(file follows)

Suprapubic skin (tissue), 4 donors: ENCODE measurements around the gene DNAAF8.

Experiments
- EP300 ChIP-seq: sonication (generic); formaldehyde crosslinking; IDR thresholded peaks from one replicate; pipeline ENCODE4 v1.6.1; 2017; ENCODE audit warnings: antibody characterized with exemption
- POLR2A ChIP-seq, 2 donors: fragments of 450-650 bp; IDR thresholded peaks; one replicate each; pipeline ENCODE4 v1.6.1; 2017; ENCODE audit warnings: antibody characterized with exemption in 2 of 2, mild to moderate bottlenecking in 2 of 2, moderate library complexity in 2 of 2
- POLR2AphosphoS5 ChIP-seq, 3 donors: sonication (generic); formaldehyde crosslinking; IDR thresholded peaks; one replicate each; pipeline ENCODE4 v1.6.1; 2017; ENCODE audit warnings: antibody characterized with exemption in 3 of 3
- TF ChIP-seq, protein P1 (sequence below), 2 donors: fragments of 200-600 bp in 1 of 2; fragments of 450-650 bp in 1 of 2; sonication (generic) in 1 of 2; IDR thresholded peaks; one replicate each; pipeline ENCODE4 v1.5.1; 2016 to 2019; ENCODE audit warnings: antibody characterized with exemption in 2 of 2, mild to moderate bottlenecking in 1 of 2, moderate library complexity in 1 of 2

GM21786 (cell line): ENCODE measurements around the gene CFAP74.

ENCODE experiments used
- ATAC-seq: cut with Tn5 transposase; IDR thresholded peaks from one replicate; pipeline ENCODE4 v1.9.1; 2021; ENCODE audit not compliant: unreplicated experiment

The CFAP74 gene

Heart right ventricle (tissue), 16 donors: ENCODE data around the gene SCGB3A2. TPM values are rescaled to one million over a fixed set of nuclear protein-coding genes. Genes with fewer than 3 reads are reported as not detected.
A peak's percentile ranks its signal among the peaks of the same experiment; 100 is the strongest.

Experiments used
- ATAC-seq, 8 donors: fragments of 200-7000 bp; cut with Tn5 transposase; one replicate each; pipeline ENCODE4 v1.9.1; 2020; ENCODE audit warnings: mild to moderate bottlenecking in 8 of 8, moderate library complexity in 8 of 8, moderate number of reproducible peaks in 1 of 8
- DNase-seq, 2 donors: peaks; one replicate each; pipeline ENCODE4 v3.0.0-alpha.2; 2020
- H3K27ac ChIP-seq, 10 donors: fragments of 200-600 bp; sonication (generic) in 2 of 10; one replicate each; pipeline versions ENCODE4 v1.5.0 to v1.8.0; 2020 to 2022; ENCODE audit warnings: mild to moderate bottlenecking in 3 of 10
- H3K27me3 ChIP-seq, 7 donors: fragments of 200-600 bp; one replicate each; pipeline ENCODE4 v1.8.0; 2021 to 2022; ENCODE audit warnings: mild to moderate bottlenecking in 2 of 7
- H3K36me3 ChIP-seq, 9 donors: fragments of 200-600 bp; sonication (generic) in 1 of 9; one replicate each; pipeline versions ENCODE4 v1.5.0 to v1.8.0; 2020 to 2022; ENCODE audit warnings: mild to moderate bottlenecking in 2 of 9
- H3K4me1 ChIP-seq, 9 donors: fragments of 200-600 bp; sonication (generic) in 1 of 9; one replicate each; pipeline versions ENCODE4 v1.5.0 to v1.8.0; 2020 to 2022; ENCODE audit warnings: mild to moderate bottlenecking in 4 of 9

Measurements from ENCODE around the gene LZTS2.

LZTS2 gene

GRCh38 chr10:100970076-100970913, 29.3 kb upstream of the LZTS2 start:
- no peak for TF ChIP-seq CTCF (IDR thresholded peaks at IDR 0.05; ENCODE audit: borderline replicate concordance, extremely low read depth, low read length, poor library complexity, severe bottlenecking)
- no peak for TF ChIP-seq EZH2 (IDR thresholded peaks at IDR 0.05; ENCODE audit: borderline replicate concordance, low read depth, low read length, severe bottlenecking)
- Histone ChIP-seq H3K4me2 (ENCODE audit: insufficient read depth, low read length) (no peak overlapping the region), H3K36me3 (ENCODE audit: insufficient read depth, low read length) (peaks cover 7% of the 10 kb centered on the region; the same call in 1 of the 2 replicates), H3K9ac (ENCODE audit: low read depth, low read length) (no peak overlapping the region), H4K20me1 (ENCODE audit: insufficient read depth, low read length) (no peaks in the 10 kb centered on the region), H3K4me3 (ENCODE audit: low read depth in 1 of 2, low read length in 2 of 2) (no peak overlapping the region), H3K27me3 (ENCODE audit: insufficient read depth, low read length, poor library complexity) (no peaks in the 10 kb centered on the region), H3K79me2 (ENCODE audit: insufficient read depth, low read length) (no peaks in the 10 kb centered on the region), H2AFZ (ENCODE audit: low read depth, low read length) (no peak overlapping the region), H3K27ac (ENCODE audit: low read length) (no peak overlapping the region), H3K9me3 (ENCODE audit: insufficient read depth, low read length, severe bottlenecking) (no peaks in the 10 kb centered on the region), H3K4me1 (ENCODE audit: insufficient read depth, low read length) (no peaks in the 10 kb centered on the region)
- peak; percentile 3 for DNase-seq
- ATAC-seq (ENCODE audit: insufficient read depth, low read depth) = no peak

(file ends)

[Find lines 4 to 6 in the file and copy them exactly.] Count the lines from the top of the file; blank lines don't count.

- POLR2A ChIP-seq, 2 donors: fragments of 450-650 bp; IDR thresholded peaks; one replicate each; pipeline ENCODE4 v1.6.1; 2017; ENCODE audit warnings: antibody characterized with exemption in 2 of 2, mild to moderate bottlenecking in 2 of 2, moderate library complexity in 2 of 2
- POLR2AphosphoS5 ChIP-seq, 3 donors: sonication (generic); formaldehyde crosslinking; IDR thresholded peaks; one replicate each; pipeline ENCODE4 v1.6.1; 2017; ENCODE audit warnings: antibody characterized with exemption in 3 of 3
- TF ChIP-seq, protein P1 (sequence below), 2 donors: fragments of 200-600 bp in 1 of 2; fragments of 450-650 bp in 1 of 2; sonication (generic) in 1 of 2; IDR thresholded peaks; one replicate each; pipeline ENCODE4 v1.5.1; 2016 to 2019; ENCODE audit warnings: antibody characterized with exemption in 2 of 2, mild to moderate bottlenecking in 1 of 2, moderate library complexity in 1 of 2